The Denali Highway and the Dalton Highway are two highways that lead to different destinations in Alaska. The Denali Highway is south of Fairbanks and connects Richardson Highway and Parks Highway, just miles away from the Denali National Park. The Dalton highway heads north from Fairbanks and is known as the ‘haul road’ and made famous by the show Ice Road Truckers. Even though these roads have different sight seeing opportunities and different destinations, there are enough similarities and rules to follow when traveling each to have a safe and enjoyable journey.
The Denali Highway is a dirt highway that connects Richardson Highway at Paxson to Parks Highway at Cantwell. This road is closed from October to May due to no winter road maintenance, but is used every so often by tourists and Alaskans. The Denali Highway is a 135 mile road that winds through mountain ranges and taiga and offers great photo opportunities of mountains and wildlife. There is an archeological site, many glaciers, and various points of interest to stop and check out. Maclaren Summit seems to be one of the most popular at 4,086 feet high. There are sites to camp for the night all along the road, but the Brushkana Creek Campground is the only one that offers bathroom facilities and has marked campgrounds. The Denali Highway is best when done in two days- a loop trip from Fairbanks will put 436 miles on your odometer.
The Dalton Highway is also a dirt highway that heads north from Fairbanks. It is best known as the ‘haul road’ seen on Ice Road Truckers. It is 498 miles to the town Deadhorse, at which point you would have to turn around and head back home. While it seem pointless to drive a 498 mile road that ends, there are a lot of points of interest to take in and most people just driving the road don’t go all 498 miles. Along the way, many tour buses will stop at the Yukon Crossing on the Yukon River, Finger Mountain, and the Arctic Circle. The landscape is different than the Denali Highway- it is a hilly, curvy road that showcases fields of wildflowers instead of mountains. It is not advised that you take this road during the winter months, but it is not closed.
Keeping Safe On The Denali and Dalton Highways
Whichever highway you decide to take, there are similar rules, reminders, and regulations that the BLM of Alaska has put in place to keep people safe:
-Before you leave Fairbanks make sure you have a full tank of gas, your tires are inflated, and all the car’s fluids are in check. Service is limited on both of these roads, so get gas and do a quick check of your car whenever you do come across a gas station. Make sure your camera batteries are charged along with anything else that may need to be charged or have batteries replaced.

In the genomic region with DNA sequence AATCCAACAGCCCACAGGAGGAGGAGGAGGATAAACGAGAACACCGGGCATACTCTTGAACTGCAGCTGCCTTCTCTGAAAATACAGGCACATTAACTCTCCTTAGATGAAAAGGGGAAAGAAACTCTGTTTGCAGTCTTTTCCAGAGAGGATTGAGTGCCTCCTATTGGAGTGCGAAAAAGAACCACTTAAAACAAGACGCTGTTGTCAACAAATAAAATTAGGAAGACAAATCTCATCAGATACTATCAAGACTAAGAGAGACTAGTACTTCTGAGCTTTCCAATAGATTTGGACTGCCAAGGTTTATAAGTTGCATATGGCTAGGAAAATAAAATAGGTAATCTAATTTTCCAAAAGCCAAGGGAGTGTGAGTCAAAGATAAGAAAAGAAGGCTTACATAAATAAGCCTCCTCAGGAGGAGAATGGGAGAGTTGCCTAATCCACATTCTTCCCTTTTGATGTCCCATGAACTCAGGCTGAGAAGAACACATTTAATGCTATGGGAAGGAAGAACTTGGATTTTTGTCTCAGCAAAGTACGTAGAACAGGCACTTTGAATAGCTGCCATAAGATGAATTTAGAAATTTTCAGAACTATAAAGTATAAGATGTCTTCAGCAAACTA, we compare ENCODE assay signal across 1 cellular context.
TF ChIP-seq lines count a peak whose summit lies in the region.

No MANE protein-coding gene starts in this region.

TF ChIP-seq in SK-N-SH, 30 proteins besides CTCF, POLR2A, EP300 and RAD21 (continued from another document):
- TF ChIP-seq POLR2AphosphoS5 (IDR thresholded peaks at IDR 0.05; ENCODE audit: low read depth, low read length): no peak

-Take extra supplies with you. Pack food, water, extra blankets, hand sanitizer, insect repellent, make sure your have good spare tires and a jack, and clothing for cold and wet weather. In case you do have a problem with the vehicle, you’ll want to be prepared for anything. The weather can change instantly when you’re in the interior of Alaska- it may be 90 degrees during the day, but it can turn into a very cold night. Especially if you’re not prepared.
-There will be no cellphone coverage once you’re outside of Fairbanks. If traveling up Dalton Highway, it won’t come back until you’re in Fairbanks. If traveling the Denali Highway it will go in and out, but it’s hard to maintain due to the mountains. Make sure you let someone know where you plan on traveling on these highways and when you plan to get back from the trip.
-When driving make sure you have your headlights on at all times. There are times when there’s dust clouds from the road being heavily traveled. Also try to keep your lights clean. It’s recommended that you drive slow on both of these roads- there are patches of gravel, potholes, and slick mud at times. Both roads have steep hills and curves, little to no shoulder, and are very narrow. Slow down for oncoming traffic, not only because of narrow roads, but so you don’t risk your car throwing loose gravel at their car. If you come across a truck, remember that they have the right away. If you have to stop, make sure you’re in a safe spot and never stop on hills or curves. Easy rules to remember and they seem like common sense, but accidents still happen because someone decided to go too fast or not let a truck pass.
-Most of all, have fun. It’s a long and bumpy ride, whether you’re on the Denali Highway or the Dalton Highway, but if the tips are followed you’ll come back with great stories to tell and some beautiful photographs.